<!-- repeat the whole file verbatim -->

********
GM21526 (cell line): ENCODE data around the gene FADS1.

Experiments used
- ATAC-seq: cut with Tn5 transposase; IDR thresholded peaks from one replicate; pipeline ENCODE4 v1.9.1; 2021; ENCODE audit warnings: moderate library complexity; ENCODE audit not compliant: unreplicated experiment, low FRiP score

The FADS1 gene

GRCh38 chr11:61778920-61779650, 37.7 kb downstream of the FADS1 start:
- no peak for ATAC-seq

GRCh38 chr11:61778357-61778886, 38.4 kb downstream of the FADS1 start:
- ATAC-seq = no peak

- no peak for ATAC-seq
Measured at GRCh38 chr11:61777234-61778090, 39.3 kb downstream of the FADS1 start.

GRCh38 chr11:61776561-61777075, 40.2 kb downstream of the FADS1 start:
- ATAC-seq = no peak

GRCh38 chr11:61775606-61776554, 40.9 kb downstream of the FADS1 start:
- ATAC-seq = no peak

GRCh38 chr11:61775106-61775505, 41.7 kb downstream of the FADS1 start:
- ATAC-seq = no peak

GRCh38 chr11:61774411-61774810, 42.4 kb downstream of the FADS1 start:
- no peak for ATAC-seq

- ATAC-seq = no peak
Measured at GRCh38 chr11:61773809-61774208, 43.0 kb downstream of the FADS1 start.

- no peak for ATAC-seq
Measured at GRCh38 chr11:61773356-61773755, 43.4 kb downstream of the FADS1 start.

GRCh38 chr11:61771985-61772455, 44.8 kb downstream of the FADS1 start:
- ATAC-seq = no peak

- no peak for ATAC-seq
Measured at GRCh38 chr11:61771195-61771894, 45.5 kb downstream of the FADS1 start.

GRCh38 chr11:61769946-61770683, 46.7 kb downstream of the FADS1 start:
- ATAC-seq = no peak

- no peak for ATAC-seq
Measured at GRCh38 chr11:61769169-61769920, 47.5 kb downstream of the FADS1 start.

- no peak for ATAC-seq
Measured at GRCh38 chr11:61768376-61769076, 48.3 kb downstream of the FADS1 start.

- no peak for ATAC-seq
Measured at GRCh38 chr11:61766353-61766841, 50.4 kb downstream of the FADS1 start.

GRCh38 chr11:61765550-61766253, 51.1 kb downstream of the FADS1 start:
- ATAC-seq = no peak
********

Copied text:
GM21526 (cell line): ENCODE data around the gene FADS1.

Experiments used
- ATAC-seq: cut with Tn5 transposase; IDR thresholded peaks from one replicate; pipeline ENCODE4 v1.9.1; 2021; ENCODE audit warnings: moderate library complexity; ENCODE audit not compliant: unreplicated experiment, low FRiP score

The FADS1 gene

GRCh38 chr11:61778920-61779650, 37.7 kb downstream of the FADS1 start:
- no peak for ATAC-seq

GRCh38 chr11:61778357-61778886, 38.4 kb downstream of the FADS1 start:
- ATAC-seq = no peak

- no peak for ATAC-seq
Measured at GRCh38 chr11:61777234-61778090, 39.3 kb downstream of the FADS1 start.

GRCh38 chr11:61776561-61777075, 40.2 kb downstream of the FADS1 start:
- ATAC-seq = no peak

GRCh38 chr11:61775606-61776554, 40.9 kb downstream of the FADS1 start:
- ATAC-seq = no peak

GRCh38 chr11:61775106-61775505, 41.7 kb downstream of the FADS1 start:
- ATAC-seq = no peak

GRCh38 chr11:61774411-61774810, 42.4 kb downstream of the FADS1 start:
- no peak for ATAC-seq

- ATAC-seq = no peak
Measured at GRCh38 chr11:61773809-61774208, 43.0 kb downstream of the FADS1 start.

- no peak for ATAC-seq
Measured at GRCh38 chr11:61773356-61773755, 43.4 kb downstream of the FADS1 start.

GRCh38 chr11:61771985-61772455, 44.8 kb downstream of the FADS1 start:
- ATAC-seq = no peak

- no peak for ATAC-seq
Measured at GRCh38 chr11:61771195-61771894, 45.5 kb downstream of the FADS1 start.

GRCh38 chr11:61769946-61770683, 46.7 kb downstream of the FADS1 start:
- ATAC-seq = no peak

- no peak for ATAC-seq
Measured at GRCh38 chr11:61769169-61769920, 47.5 kb downstream of the FADS1 start.

- no peak for ATAC-seq
Measured at GRCh38 chr11:61768376-61769076, 48.3 kb downstream of the FADS1 start.

- no peak for ATAC-seq
Measured at GRCh38 chr11:61766353-61766841, 50.4 kb downstream of the FADS1 start.

GRCh38 chr11:61765550-61766253, 51.1 kb downstream of the FADS1 start:
- ATAC-seq = no peak